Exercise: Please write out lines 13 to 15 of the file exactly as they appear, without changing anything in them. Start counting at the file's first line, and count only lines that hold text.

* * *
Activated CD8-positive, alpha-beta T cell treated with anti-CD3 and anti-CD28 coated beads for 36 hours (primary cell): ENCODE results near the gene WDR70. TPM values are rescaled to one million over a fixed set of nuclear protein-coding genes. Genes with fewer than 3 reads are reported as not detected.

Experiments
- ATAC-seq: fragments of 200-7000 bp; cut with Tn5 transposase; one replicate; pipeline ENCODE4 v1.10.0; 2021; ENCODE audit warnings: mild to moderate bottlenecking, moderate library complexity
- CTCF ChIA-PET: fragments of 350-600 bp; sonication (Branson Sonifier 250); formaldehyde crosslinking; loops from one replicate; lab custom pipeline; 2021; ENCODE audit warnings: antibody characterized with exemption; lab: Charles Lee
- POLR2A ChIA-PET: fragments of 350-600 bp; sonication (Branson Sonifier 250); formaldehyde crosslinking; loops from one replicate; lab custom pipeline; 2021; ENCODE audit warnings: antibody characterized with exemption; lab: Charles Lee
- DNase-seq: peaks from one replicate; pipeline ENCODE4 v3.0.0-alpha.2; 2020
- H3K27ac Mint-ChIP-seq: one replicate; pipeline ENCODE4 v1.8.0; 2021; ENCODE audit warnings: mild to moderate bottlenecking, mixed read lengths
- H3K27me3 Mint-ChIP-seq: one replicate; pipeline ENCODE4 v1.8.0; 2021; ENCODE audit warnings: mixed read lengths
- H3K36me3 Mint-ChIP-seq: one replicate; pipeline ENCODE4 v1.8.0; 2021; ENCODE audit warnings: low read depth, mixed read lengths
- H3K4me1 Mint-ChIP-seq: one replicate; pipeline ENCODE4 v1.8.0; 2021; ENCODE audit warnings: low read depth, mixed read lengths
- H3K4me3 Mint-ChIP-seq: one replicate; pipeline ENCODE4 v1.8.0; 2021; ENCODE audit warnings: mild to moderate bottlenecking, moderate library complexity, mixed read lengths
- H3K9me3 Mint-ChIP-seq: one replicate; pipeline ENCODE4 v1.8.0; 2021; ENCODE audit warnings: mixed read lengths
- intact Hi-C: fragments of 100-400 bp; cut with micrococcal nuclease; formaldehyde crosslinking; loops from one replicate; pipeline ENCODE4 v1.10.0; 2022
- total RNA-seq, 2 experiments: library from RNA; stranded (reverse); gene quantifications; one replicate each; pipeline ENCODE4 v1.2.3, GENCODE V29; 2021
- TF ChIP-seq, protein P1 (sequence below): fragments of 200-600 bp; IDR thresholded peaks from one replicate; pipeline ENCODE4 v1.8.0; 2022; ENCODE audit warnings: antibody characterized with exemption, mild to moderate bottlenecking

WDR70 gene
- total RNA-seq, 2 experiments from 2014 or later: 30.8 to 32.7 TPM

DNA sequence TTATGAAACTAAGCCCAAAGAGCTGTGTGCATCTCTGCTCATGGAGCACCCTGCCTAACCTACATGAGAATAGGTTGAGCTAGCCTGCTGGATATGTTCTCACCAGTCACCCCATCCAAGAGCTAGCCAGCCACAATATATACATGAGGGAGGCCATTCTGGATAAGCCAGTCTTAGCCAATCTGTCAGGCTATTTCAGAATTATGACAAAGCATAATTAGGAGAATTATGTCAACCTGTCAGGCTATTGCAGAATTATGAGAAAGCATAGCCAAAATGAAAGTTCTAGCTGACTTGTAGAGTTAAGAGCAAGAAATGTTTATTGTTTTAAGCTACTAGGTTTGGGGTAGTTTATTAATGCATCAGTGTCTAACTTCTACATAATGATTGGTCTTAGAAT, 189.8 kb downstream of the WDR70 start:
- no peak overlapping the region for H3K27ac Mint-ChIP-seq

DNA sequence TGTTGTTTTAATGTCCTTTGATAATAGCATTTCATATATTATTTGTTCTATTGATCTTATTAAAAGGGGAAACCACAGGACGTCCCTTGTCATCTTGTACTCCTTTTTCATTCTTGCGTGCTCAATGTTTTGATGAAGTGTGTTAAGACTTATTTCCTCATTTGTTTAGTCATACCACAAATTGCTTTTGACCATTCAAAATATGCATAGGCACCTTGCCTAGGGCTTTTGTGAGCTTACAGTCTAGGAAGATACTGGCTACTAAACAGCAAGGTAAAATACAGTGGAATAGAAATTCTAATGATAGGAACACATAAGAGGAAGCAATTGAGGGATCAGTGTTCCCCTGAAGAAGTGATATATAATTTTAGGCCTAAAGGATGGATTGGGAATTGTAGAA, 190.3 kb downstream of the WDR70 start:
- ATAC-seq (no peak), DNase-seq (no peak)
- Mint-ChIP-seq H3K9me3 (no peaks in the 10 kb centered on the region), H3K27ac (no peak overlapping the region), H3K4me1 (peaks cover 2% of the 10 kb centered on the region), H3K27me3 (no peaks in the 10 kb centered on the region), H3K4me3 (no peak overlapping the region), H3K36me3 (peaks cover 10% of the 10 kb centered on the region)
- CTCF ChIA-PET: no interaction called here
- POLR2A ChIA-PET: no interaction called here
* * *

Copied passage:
- intact Hi-C: fragments of 100-400 bp; cut with micrococcal nuclease; formaldehyde crosslinking; loops from one replicate; pipeline ENCODE4 v1.10.0; 2022
- total RNA-seq, 2 experiments: library from RNA; stranded (reverse); gene quantifications; one replicate each; pipeline ENCODE4 v1.2.3, GENCODE V29; 2021
- TF ChIP-seq, protein P1 (sequence below): fragments of 200-600 bp; IDR thresholded peaks from one replicate; pipeline ENCODE4 v1.8.0; 2022; ENCODE audit warnings: antibody characterized with exemption, mild to moderate bottlenecking